Better Boot-Fitting

Better Boot-Fitting

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Kevin Weisner

Ask most serious skiers what their most valuable piece of equipment is and more often than not they’ll tell you that it’s their boots. Boots are the starting point of all your pressure to your skis; how well they fit determines when, where, and how quickly your skis turn. Ill-fitting boots turn an effortless glide down the slope into a wrestling match with your skis, and painful feet are the last thing any skier wants—what better way to ruin an otherwise perfect day? While there are some ideal pairings in terms of boot manufacturer and skier foot shape, generally speaking, a good match relies more on fit than make or model.

Cut your toenails before you try on a pair of boots—you may laugh, but a fraction of an inch makes a difference between a snug fit and one that is slightly loose. This goes for skiing, too—nothing is more irritating than landing a jump and jamming your feet against the front of your boot. Wear the socks you’ll be skiing in, or at least a pair with similar thickness. Get fitted for boots later in the day; this is when your feet are the thickest. Along the same lines, be sure to wear shoes for a few days before trying on boots—don’t come in after a week in flip-flops.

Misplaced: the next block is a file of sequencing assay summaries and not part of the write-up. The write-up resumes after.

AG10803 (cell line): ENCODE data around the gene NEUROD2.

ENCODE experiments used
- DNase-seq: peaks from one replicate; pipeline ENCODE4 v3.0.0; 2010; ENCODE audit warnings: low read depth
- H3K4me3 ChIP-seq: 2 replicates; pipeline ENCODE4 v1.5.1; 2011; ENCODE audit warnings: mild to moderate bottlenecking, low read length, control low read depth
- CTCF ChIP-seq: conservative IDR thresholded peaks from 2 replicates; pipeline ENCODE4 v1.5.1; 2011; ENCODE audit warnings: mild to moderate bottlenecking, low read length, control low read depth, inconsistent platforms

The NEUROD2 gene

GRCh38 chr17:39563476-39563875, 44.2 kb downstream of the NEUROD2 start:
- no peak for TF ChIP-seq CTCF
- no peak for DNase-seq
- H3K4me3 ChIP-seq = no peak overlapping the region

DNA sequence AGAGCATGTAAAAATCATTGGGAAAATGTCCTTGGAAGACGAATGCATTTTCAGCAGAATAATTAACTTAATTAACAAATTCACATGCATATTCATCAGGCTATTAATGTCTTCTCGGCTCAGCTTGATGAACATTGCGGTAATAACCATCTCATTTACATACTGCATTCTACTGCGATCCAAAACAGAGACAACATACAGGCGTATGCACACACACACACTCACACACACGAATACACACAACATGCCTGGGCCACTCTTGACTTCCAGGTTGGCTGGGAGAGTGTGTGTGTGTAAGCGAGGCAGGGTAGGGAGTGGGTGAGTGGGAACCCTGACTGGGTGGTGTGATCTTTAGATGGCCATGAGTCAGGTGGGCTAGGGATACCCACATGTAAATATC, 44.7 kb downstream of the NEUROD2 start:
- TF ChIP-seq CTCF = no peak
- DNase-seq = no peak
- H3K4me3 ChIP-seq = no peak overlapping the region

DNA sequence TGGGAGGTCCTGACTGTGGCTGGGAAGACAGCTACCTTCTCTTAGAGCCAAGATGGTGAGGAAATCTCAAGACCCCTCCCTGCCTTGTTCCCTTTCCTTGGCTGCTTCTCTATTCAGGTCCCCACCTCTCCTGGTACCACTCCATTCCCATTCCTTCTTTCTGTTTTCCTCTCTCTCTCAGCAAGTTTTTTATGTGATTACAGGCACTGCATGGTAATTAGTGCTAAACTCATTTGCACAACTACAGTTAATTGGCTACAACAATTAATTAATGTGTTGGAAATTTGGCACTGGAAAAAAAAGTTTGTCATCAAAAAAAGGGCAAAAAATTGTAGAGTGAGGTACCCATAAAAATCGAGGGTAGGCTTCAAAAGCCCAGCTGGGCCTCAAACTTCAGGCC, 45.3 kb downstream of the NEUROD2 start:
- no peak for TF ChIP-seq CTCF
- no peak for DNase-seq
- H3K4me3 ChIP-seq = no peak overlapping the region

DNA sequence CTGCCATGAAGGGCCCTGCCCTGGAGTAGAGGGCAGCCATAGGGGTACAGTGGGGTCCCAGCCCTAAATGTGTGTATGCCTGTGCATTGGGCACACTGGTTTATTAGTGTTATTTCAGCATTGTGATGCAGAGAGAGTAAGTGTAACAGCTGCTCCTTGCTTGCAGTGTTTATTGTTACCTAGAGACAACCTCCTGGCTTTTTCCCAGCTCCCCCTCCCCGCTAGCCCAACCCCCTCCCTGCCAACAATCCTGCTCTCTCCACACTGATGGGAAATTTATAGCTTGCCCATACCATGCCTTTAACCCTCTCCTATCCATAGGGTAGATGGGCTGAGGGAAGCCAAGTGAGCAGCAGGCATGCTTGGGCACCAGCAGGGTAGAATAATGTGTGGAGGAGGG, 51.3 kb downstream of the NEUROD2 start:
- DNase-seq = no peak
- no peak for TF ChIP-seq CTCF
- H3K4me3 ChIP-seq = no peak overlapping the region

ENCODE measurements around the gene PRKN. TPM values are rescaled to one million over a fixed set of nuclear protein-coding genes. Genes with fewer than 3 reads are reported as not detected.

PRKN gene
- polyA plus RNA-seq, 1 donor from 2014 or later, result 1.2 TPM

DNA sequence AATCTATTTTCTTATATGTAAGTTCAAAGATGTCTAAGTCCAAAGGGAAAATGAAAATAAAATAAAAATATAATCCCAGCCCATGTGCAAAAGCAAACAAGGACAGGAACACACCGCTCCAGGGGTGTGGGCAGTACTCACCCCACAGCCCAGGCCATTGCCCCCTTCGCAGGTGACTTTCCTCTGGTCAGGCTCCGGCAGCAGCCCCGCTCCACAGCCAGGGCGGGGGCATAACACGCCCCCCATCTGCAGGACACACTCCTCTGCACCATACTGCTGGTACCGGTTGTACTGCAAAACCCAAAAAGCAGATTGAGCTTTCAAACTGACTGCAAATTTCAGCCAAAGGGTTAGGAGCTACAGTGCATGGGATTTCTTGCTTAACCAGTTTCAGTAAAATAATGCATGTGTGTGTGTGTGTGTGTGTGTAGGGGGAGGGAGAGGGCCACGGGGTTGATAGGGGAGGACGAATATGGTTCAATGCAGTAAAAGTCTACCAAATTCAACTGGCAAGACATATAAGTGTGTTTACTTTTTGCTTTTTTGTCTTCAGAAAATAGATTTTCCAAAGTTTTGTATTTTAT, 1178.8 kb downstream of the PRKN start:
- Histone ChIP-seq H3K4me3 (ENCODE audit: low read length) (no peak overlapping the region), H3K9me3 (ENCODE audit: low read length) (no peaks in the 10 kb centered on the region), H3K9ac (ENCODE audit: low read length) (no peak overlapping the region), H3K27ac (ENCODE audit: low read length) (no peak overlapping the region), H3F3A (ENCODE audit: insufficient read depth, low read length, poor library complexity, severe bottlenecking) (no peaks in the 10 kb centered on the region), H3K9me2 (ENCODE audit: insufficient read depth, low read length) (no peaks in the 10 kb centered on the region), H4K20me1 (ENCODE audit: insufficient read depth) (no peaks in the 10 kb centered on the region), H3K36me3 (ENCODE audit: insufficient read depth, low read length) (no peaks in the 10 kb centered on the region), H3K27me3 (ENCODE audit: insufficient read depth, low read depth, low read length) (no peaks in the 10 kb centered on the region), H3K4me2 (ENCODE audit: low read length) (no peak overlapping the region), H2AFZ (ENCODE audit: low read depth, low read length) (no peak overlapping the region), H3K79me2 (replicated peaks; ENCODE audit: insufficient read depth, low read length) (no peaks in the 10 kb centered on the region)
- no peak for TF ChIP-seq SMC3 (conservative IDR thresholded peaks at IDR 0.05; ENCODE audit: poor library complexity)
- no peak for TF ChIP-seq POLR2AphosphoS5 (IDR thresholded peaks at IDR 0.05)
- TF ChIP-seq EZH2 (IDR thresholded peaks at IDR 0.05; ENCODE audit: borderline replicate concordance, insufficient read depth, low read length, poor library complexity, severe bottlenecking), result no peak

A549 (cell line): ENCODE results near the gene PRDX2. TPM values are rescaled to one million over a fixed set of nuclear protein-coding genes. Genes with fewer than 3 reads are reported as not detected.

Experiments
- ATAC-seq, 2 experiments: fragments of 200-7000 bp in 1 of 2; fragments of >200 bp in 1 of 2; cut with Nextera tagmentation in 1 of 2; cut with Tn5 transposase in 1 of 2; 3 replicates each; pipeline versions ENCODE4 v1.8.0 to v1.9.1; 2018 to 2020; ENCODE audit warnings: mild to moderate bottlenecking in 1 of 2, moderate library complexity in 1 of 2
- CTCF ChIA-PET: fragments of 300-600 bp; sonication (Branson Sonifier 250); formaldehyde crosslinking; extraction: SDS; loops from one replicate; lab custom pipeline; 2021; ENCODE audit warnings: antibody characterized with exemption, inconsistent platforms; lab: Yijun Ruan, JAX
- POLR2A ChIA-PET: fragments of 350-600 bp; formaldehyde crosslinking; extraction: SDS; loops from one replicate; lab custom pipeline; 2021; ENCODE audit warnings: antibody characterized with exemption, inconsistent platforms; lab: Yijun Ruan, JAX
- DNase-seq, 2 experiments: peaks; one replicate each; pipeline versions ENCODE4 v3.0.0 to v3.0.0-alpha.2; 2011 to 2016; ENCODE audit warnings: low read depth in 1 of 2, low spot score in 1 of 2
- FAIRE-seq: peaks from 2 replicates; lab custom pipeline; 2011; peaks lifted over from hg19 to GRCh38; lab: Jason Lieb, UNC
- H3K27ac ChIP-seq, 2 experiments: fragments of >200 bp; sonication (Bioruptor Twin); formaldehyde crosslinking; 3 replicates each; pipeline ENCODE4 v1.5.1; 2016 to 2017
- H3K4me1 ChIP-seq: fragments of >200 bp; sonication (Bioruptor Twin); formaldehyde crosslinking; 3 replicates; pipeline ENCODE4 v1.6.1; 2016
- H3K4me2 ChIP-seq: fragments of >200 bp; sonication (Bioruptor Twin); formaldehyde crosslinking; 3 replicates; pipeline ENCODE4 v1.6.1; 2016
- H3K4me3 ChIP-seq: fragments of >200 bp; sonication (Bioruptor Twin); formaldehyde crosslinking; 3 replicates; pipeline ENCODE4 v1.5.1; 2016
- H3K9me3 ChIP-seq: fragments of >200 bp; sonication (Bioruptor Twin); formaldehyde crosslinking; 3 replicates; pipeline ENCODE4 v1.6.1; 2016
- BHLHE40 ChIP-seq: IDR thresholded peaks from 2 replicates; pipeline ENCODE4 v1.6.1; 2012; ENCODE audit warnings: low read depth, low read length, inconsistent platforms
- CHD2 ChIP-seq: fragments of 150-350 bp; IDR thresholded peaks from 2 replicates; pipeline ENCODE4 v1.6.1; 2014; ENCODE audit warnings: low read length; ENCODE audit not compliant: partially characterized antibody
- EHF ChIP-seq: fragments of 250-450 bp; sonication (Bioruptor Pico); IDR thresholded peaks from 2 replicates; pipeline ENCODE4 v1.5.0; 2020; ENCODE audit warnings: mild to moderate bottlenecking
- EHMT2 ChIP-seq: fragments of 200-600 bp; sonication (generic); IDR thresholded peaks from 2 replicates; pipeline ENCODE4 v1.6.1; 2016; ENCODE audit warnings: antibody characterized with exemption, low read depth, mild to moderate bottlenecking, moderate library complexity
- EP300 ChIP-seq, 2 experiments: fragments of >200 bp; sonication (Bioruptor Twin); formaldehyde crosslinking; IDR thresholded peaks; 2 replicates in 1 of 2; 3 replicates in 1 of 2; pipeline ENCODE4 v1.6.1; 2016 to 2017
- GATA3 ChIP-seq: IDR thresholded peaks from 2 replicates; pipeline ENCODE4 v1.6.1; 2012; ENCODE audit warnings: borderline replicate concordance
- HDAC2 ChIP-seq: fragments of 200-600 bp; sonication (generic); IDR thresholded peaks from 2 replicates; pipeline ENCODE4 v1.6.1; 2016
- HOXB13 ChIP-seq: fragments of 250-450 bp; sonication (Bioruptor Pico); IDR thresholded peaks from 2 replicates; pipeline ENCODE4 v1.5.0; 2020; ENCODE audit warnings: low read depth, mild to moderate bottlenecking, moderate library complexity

Fit Philosophy
A properly-fitted boot should be tight. Pull the liner out and put your foot in the shell with your toes touching the front of the boot—there should be a space between your calf and the shell approximately two fingers wide. This indicates that the shell of the boot will support your foot when the liner “packs out.” Arch height is crucial to finding the right fit. Two people with the same size feet may have entirely different arches and thus require entirely different fits. Make sure that your boot-fitter measures your arch and recommends an appropriate boot.

Custom footbeds are a great way to maximize boot control and comfort. However, you should ski 10-15 days in your new boots before you get fitted for custom beds—this way, you allow your boots to “pack out” and settle into their permanent fit. Custom footbeds are created in two ways: weighted and non-weighted. Both types start with a “blank,” a plastic, pre-fabricated footbed that, through heat and pressure, molds to the exact dimensions of your foot. Making a weighted footbed entails standing on the ground and allowing your natural bodyweight to mold to the “blank,” which is wrapped to your foot. After the wrap cools, the footbed is “posted,” creating a flat bottom for a tight seal. Non-weighted footbeds are created by vacuum-wrapping the “blank” to your foot while it’s suspended in mid-air. This allows for easier alignment of your ankle and knee, often solving problems with excessive inward (pronation) or outward (supination) rolling of your foot.

To a new skier, all this techie-talk may seem crazy—and expensive, to boot. But regardless of your skiing prowess or cash flow, be sure that your boots are properly fitted before you tear up the powder—no one wants to spend a day cursing his skis and rubbing his feet in the lodge.

Kevin Weisner owns PhD Skis in on West Main in Bozeman. Known locally as “the Doctor,” Kevin has been fitting ski boots for 30 years. Stop by the shop or call him at 587-5227.

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